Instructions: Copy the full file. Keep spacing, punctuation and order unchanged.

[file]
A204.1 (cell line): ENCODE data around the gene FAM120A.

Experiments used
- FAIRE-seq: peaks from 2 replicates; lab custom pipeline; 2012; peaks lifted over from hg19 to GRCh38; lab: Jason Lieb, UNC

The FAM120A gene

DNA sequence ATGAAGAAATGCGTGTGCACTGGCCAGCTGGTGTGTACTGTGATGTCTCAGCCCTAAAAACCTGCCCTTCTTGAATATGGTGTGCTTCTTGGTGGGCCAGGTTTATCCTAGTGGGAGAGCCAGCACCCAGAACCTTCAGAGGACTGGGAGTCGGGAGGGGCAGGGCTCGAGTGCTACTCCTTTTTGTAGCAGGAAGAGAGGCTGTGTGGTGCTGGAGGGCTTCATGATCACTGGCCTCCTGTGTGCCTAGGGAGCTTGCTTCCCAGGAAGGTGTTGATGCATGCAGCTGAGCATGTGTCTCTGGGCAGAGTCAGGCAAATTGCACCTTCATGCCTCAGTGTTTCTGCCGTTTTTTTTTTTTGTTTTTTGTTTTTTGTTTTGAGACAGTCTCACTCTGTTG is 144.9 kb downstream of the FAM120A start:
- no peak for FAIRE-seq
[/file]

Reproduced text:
A204.1 (cell line): ENCODE data around the gene FAM120A.

Experiments used
- FAIRE-seq: peaks from 2 replicates; lab custom pipeline; 2012; peaks lifted over from hg19 to GRCh38; lab: Jason Lieb, UNC

The FAM120A gene

DNA sequence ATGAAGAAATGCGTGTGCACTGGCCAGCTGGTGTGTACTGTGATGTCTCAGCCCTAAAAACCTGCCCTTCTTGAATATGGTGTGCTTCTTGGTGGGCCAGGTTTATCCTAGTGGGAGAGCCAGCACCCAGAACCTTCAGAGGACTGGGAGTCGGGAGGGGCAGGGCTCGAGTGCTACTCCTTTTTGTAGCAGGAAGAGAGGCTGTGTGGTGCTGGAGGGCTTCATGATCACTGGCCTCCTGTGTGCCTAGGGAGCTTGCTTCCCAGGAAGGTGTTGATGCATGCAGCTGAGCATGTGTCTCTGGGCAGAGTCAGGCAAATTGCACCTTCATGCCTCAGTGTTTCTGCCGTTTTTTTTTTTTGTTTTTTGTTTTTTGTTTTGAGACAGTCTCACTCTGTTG is 144.9 kb downstream of the FAM120A start:
- no peak for FAIRE-seq